Writing a Short Story

March 8, 2018

Post 53

Kesp Writing

 

Short stories can be a great way to pass an hour or two and to become lost in time for a while. But what about the process of writing a short story?  As the name suggests, it’s a short story and usually averages from 1,000 to 7,500 words. It’s longer than flash fiction and shorter than a novelette/novella.  It can be great fun to write as it does not have the complexities of developed characters, plots and subplots that you expect from a novel.  It usually consists of a beginning, middle and end however not necessarily in that order.  As it is a short story, the writer should grab and hook the reader from the opening and bring them through the story and drop them with an exciting or even unsuspecting end.

 

A short story cannot cover in detail large periods of time or full character development and often revolves around a particular moment or event in time. Think on an idea for a short story.  Where did it spring from? An overheard conversation, an unforgettable moment in your life or the circumstances surrounding an event.  The writer develops the idea, knitting together the conflict and the impact on the characters, environment or event.

 

The writer can decide to tell the story from which ever point of view they choose. Like flash fiction, short stories can be a good way to practice different styles and writing techniques.  Begin writing and let it flow naturally.  There will be times when the writer will become stuck and feel the story is going nowhere. At this point the writer should stop and write more on another part of what they believe could be related to the story.  If it fits, the writer can knit the pieces together, however be careful not to have unrelated or unconnected material in the story.  It is a short story after all and the reader is expecting it to be quick and an invigorating read.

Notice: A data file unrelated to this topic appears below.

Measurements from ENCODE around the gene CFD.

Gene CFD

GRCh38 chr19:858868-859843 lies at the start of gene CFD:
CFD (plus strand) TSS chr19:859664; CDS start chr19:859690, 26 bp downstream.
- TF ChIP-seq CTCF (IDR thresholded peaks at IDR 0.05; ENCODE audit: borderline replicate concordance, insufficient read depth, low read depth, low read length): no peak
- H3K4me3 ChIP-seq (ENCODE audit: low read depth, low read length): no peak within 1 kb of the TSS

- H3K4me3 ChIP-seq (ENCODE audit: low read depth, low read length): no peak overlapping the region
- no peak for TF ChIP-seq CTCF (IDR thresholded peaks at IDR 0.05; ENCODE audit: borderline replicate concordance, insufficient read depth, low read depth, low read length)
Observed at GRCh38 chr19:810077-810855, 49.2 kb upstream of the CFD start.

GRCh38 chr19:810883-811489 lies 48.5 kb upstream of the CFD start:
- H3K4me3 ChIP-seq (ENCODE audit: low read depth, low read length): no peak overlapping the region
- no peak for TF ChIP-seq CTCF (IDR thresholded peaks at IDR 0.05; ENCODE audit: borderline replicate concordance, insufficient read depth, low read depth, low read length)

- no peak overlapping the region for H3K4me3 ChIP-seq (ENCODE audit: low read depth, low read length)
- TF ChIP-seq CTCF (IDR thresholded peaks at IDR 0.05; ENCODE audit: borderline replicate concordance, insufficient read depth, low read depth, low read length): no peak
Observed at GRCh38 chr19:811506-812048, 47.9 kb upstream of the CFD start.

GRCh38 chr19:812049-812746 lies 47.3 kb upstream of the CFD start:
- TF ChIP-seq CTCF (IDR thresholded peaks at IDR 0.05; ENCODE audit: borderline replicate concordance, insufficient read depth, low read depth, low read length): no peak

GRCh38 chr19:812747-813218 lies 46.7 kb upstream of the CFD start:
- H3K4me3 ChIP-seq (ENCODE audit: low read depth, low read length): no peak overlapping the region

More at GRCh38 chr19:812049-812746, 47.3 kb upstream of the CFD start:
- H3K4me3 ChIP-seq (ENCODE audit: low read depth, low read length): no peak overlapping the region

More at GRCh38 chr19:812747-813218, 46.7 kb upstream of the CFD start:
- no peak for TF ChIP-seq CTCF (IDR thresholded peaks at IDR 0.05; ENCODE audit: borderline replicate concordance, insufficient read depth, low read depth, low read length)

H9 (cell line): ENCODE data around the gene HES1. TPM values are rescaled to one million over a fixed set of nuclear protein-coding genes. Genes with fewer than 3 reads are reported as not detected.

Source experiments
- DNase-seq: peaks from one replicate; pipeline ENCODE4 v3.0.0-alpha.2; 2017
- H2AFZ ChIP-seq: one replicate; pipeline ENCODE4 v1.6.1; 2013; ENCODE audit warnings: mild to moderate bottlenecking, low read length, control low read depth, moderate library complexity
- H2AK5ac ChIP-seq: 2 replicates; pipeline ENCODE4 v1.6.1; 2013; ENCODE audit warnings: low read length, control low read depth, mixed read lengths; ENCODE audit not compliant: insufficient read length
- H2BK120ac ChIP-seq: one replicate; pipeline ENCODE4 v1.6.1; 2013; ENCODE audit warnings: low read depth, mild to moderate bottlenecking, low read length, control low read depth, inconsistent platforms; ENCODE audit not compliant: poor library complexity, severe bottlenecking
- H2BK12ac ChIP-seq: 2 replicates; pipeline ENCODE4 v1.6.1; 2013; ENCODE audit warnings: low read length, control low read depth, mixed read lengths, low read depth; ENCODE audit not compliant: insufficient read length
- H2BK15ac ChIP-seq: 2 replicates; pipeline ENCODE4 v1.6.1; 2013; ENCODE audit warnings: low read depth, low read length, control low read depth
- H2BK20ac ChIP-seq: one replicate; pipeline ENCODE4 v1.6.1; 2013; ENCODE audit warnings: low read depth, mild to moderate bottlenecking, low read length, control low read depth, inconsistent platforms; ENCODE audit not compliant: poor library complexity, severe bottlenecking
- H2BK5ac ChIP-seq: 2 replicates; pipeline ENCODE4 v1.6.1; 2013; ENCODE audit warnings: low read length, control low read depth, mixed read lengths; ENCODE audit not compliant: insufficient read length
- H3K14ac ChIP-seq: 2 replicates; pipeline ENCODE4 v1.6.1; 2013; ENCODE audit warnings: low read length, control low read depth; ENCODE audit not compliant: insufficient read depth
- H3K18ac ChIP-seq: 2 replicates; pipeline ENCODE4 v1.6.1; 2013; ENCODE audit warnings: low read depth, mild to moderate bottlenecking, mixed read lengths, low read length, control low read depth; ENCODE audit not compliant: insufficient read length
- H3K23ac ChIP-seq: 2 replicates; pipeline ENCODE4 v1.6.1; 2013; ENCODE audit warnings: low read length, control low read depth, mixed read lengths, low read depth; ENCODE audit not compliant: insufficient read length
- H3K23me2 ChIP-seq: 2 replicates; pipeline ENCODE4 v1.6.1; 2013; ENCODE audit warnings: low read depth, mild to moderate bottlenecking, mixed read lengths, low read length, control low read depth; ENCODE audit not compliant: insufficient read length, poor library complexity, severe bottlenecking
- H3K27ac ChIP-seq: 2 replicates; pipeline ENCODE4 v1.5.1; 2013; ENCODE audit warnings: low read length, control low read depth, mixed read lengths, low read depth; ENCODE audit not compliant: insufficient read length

Unlike a longer piece of fiction there will not be room for character development and growth, however there must be some source of conflict or something that pushes the story ahead. What is the problem the writer will present? Make it interesting. Add in some wit along with a twist to surprise the reader.  Remember to show what is happening to the reader and bring them into the story. Have emotional writing and connect the reader.

 

Have you an idea for a short story? Write it down and develop it. As the story grows so will your love for writing it. 

 

Image: Stone Bridge Press

 

Discover more on Ben Kesp, author and writer on the Ben Kesp Website.

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